Britons have greater awareness of mythical creatures like mermaids, Ewoks and the Yeti than some of world’s most unique and irreplaceable real-life species, according to a new survey commissioned by international conservation charity ZSL (Zoological Society of London).
The survey of 1,000 people was commissioned by ZSL to mark the 10-year anniversary of its EDGE of Existence programme, which was established in 2007 to identify and conserve the world’s most Evolutionarily Distinct and Globally Endangered (EDGE) species – from mammals that lay eggs, to frogs that give birth through their skin.
Asked to identify animals they recognised from a list combining both fantasy creatures from literature and film with real-life EDGE species, it was found that whilst 78 per cent of respondents had heard of the Gruffalo – immortalised in the eponymous children’s book – just one per cent were aware of the hirola (Beatragus hunteri), one of the world’s rarest and most threatened antelope species.
Similarly, the mythical unicorn scored 88 per cent in terms of awareness, but just three per cent of respondents were familiar with solenodons – burrowing, insect-eating animals that live only on two Caribbean islands and hold the distinction of being one of the world’s only venomous mammals.
Other fantastical beasts scoring high for public awareness are the Jabberwocky (65%), the Sasquatch (62%), and the Wookiee (58%) – vastly overshadowing real-life wonders including the axolotl salamander (20%), shoebill stork (12%) and numbat (8%), an Australian marsupial species.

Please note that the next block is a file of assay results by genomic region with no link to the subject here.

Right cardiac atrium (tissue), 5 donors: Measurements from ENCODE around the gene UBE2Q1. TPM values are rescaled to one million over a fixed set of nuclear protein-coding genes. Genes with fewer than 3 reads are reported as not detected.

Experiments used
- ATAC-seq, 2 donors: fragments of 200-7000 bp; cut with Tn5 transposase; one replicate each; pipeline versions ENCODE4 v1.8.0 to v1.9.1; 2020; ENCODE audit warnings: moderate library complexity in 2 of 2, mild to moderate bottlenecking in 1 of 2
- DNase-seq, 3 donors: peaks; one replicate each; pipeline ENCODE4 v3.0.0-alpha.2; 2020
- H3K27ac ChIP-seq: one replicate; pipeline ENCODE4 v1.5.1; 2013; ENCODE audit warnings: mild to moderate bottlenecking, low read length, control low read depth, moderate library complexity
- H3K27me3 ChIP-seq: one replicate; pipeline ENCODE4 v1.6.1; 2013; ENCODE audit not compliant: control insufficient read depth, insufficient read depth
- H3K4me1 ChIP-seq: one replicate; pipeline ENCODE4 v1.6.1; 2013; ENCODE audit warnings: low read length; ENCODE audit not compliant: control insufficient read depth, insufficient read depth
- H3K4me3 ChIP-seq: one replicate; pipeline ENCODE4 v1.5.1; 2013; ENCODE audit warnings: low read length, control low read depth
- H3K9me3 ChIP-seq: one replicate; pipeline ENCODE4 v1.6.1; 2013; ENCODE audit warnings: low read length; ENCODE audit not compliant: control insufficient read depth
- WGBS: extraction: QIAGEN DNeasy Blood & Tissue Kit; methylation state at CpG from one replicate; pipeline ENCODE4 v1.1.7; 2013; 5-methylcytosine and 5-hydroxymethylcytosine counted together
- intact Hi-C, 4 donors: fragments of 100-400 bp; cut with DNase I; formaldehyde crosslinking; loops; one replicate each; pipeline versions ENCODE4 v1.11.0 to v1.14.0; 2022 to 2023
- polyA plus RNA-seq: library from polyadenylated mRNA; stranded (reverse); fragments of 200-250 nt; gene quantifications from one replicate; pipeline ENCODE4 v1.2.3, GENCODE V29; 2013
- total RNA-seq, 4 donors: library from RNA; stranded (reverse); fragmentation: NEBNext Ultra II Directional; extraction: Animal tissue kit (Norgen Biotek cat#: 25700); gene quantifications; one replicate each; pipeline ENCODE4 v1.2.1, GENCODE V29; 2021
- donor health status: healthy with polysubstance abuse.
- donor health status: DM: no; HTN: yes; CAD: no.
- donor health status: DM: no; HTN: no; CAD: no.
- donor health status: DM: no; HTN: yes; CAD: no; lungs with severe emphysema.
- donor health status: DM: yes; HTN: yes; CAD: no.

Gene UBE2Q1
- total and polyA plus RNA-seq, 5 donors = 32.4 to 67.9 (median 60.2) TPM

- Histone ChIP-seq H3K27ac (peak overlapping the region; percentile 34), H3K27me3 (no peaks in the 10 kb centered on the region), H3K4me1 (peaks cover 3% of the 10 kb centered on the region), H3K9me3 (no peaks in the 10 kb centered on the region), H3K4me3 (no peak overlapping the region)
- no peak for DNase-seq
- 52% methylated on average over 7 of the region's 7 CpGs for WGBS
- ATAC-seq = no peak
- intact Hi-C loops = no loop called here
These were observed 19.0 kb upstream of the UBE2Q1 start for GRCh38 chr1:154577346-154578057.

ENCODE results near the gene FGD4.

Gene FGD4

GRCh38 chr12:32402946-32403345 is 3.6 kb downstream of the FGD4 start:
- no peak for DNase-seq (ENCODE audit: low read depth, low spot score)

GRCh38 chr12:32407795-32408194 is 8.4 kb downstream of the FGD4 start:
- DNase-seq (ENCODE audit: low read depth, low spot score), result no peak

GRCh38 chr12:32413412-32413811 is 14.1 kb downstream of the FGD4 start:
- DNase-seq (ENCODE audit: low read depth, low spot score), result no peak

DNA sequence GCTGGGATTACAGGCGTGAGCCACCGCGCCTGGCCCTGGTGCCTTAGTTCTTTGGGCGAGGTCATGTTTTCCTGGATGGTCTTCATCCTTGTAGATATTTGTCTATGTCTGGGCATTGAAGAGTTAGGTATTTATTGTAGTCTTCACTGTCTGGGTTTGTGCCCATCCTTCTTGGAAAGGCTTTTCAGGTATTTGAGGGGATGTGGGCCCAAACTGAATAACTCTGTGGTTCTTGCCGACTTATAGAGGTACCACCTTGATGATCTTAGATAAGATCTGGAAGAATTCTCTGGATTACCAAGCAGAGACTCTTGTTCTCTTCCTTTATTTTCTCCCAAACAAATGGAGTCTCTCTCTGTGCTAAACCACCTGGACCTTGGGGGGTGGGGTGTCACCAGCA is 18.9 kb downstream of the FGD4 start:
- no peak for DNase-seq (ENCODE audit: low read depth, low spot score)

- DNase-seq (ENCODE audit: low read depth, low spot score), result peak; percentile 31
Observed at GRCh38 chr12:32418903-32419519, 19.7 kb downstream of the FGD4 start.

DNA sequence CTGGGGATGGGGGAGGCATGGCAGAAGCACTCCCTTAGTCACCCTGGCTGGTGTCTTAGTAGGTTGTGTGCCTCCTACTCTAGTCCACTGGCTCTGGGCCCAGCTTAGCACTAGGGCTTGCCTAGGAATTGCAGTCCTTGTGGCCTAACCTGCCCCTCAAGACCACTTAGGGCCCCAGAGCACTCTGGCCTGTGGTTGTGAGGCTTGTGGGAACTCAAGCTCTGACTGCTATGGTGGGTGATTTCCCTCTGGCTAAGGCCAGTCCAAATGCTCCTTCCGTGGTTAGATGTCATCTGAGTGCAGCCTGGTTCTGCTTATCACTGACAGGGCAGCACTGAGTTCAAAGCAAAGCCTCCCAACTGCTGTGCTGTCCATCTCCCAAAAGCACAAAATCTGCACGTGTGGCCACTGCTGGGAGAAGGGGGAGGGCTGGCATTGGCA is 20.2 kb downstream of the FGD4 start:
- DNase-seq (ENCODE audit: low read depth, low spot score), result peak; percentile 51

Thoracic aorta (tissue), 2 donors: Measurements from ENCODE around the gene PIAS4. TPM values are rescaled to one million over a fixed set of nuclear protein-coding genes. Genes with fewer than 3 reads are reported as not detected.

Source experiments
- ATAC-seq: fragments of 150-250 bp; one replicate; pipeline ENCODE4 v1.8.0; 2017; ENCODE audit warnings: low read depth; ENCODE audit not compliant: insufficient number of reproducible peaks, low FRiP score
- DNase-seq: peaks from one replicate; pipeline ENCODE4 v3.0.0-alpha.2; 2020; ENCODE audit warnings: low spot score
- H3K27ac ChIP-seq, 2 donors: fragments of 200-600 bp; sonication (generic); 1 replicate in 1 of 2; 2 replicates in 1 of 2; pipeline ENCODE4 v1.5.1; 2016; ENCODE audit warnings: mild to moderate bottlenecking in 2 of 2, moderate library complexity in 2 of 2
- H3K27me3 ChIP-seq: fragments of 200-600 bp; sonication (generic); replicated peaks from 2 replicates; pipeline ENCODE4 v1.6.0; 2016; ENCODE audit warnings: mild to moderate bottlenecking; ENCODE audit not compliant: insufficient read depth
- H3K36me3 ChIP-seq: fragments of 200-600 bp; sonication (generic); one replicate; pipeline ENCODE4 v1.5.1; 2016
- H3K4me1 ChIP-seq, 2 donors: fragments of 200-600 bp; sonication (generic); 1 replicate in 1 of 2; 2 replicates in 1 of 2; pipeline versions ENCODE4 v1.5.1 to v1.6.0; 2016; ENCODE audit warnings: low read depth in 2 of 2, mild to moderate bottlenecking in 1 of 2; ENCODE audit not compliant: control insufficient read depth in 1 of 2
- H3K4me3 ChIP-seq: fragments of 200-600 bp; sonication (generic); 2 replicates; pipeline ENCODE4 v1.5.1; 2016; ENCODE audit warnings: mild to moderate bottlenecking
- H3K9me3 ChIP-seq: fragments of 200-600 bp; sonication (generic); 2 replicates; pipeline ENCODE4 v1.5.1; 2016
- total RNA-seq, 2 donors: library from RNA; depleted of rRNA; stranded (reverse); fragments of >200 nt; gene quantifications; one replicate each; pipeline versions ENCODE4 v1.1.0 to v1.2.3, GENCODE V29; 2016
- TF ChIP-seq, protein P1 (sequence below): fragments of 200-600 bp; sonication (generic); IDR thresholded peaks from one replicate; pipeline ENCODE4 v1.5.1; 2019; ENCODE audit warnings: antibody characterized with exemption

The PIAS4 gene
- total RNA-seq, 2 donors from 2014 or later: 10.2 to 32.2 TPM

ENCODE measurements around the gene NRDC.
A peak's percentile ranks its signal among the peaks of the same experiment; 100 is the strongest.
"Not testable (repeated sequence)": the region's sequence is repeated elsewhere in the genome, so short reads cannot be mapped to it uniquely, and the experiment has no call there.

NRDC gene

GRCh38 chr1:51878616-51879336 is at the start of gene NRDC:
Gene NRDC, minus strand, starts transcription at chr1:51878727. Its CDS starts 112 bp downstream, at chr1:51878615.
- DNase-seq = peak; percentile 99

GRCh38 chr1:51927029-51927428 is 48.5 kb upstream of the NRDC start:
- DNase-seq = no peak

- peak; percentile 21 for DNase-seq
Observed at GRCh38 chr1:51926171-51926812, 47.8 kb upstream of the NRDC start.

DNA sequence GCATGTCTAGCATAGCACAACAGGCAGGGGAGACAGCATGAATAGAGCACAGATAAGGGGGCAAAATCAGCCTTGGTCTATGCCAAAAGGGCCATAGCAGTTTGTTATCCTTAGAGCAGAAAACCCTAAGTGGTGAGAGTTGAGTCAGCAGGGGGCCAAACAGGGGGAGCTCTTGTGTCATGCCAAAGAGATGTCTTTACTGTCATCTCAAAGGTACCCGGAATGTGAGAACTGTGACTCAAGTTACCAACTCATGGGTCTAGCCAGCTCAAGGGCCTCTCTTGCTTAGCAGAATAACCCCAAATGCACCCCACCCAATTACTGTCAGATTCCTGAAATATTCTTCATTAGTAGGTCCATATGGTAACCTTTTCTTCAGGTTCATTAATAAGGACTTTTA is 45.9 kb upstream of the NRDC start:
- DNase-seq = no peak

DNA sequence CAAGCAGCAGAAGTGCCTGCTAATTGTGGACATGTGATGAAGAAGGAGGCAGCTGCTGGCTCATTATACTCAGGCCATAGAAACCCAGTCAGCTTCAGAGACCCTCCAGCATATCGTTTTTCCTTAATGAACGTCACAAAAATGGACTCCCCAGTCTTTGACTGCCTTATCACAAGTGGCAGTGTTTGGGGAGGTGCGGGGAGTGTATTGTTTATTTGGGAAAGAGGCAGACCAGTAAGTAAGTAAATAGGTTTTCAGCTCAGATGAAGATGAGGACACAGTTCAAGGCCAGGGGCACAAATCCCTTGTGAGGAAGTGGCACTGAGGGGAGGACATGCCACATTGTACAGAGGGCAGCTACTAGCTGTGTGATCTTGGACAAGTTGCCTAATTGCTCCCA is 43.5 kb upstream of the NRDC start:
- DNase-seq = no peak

ZSL’s EDGE of Existence programme manager Dr Nisha Owen, said: “This survey, although light-hearted, perfectly highlights the importance of the work of the EDGE of Existence programme, as we’re working tirelessly to save remarkable creatures which, in many cases, the public might not have even heard of.
“In only our first decade, we’ve mapped, ranked and promoted the conservation of many of the world’s most amazing species – creatures that, if they were allowed to go extinct, would effectively take a whole branch of the tree of life with them.
“By creating a global community of EDGE Fellows, working on the ground to save these fantastic creatures, we’re making a real difference to their long-term prospects. But greater public awareness of their plight is another crucial part of the equation – so as EDGE celebrates its tenth birthday, we’re calling on conservationists worldwide to ensure these species receive the attention they deserve.”
As part of EDGE’s tenth anniversary, visitors to ZSL London Zoo and ZSL Whipsnade Zoo will be able to hear a series of special talks, celebrating some of the EDGE species that call these world-class Zoos home – from pygmy hippos (Choeropsis liberiensis) and Bactrian camels (Camelus ferus), to Malayan tapirs (Tapirus indicus), aye-ayes (Daubentonia madagascariensis) and other lemurs.